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Pulling together

Making sense of the present and future environment for the life science sector in the UK


These are testing times for a UK pharma and life science sector whose watchword increasingly seems to be ‘uncertainty’.

Emblematic of this, of course, is Brexit, the fallout from which is top of the agenda for most UK and European pharmaceutical companies. But alongside the UK’s exit from the European Union, the sector faces several other significant issues. Responding to these at the end of August saw Sir John Bell publish his ambitious Life Sciences Industrial Strategy report, which offers a wide-ranging plan for making the UK a world leader in the life science sector.

Looking to tease out some clarity from these tangled trends, QuintilesIMS recently held a high-level industry debate at its London office that attracted CEOs, general managers and directors from pharma, the NHS and patient organisations.


Outlining pharma’s response to the UK’s decision to leave the European Union, ABPI chief executive Mike Thompson told the meeting how the trade body had immediately assembled “200 of the best brains in industry” for different works streams that all ultimately sought to answer the question: How to make the most of Brexit?

“What’s become clear to us about winners and losers across Europe is that either all of the continent of Europe wins or all of it loses. Patients, whether you’re sitting in Germany or France, could be adversely affected if governments are not prepared to coordinate,” he said.

The UK’s scientific strength, Thompson said, will mean Brexit offers less of a prize to countries still inside the EU. “It’s the best cluster in Europe. So there’s a challenge here for Europe - because, quite frankly, if scientists move from Britain they ain’t going to Paris and they’re not going to go to Berlin, they’re going to go to Boston.” For the EU sector to continue to thrive, he added, the whole of Europe should continue to work together.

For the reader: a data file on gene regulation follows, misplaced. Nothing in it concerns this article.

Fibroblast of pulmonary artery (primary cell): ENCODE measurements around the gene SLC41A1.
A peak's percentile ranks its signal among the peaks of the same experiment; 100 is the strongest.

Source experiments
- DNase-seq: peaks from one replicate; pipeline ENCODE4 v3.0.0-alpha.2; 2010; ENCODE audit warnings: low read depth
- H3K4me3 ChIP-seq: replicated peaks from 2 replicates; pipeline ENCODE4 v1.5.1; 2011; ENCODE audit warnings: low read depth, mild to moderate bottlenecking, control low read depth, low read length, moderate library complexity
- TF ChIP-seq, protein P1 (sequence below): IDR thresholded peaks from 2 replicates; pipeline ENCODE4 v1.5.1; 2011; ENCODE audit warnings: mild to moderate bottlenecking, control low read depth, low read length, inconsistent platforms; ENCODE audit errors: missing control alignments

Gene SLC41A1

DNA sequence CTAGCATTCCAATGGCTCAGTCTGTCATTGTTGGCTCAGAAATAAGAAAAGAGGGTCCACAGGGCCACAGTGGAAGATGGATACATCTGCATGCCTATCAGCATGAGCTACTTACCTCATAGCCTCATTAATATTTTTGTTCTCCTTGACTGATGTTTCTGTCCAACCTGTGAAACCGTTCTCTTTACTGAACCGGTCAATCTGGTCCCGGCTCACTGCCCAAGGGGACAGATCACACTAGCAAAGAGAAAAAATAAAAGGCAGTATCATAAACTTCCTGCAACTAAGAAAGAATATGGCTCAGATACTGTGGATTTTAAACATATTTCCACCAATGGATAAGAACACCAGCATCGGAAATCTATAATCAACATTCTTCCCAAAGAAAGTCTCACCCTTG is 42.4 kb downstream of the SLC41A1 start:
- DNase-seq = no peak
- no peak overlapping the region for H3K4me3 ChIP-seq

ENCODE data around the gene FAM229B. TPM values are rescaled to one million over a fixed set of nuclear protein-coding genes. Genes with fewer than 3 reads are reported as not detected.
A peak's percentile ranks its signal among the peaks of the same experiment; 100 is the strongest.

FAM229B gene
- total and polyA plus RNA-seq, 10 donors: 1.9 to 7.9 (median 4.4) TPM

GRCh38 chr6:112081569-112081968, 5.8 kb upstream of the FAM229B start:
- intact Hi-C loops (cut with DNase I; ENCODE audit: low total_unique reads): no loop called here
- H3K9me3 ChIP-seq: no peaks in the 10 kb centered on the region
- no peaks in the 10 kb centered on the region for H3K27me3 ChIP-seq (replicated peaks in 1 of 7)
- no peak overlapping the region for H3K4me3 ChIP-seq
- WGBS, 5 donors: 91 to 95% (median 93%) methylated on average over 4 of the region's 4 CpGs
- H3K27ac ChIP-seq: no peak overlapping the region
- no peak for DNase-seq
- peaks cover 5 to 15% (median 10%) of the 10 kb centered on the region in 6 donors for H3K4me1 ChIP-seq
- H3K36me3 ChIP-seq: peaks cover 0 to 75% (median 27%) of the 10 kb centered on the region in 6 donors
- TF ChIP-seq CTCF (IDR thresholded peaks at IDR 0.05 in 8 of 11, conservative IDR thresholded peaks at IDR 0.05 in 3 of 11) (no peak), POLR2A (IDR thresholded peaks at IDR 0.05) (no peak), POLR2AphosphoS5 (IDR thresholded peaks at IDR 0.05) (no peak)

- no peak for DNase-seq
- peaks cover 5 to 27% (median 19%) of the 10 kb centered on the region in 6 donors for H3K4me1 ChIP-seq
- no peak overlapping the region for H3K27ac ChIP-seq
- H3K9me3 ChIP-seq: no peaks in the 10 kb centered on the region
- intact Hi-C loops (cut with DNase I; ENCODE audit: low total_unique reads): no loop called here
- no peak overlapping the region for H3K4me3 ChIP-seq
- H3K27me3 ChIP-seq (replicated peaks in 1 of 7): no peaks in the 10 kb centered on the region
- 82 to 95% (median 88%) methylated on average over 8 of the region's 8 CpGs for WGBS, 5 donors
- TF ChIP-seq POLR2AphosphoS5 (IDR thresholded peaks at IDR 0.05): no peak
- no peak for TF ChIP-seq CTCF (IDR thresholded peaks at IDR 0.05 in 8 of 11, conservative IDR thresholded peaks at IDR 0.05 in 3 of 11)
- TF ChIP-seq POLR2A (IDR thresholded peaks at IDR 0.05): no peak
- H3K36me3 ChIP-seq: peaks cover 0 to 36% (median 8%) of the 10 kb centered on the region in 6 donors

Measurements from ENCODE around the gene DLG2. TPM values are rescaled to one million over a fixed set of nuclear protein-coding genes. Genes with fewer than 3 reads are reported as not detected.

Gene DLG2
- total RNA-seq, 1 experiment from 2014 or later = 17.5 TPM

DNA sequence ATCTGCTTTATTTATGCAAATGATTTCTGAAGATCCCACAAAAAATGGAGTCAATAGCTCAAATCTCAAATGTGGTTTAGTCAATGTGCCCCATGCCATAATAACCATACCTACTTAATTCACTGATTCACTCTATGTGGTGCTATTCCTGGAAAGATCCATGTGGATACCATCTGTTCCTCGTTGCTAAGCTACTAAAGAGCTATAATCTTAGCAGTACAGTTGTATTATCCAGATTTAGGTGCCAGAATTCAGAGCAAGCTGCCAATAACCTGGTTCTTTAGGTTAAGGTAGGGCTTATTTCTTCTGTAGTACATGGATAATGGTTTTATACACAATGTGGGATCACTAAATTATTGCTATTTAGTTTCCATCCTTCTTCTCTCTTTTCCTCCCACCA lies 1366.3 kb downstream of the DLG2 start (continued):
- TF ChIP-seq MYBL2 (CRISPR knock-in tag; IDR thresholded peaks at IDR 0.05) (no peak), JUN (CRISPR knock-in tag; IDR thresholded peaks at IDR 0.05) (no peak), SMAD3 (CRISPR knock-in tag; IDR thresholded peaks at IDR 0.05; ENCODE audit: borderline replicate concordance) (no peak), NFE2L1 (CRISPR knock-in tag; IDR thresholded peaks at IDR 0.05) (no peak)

But with the Brexit negotiations continuing on an adversarial footing, joint working on the region’s common problems is so far in short supply. EU citizens’ rights are a crucial point for the European Union and for UK pharma, whose ability to attract talented researchers and executives to work in the country is so important. It’s a theme that appears in Sir John Bell’s report, where one of its strategic goals is for the UK to attract 2,000 new discovery scientists from around the globe.

Also speaking at the QuintilesIMS’ The Future of Pharma and Life Sciences in the UK debate was Ben Howlett. Now director of Public Policy Projects, he was a member of parliament from 2015 until 2017.

He noted that when it comes to migration the picture is not just one of attracting the highly skilled. “The Home Office has got to understand that if you’re going to build a workforce, in supply chain terms, you need people who are unskilled in order to prop up the skilled workforce.”

For QuintilesIMS’ general manager UK and Ireland, Tim Sheppard, the publication of a life science sector’s strategy that pulls together such a diverse sector is in itself an achievement. “Somebody had to set out an ambitious agenda for improving the environment for clinical trials, improving the access to data for research for our country, so that we have the opportunity to attract and retain companies here, and indeed increase the number of clinical trials and research done here using patient data.”

The real world and data

One aspect of the UK that both the government and industry are keen to talk up is its health service and the opportunity of working with the NHS on real-world studies. The most prominent example of this to date is GlaxoSmithKline’s Salford Lung Study. Launched in 2012 it was the first time a large, prospective real-world study was performed on a pre-licence medicine, across a large population within one geographical setting.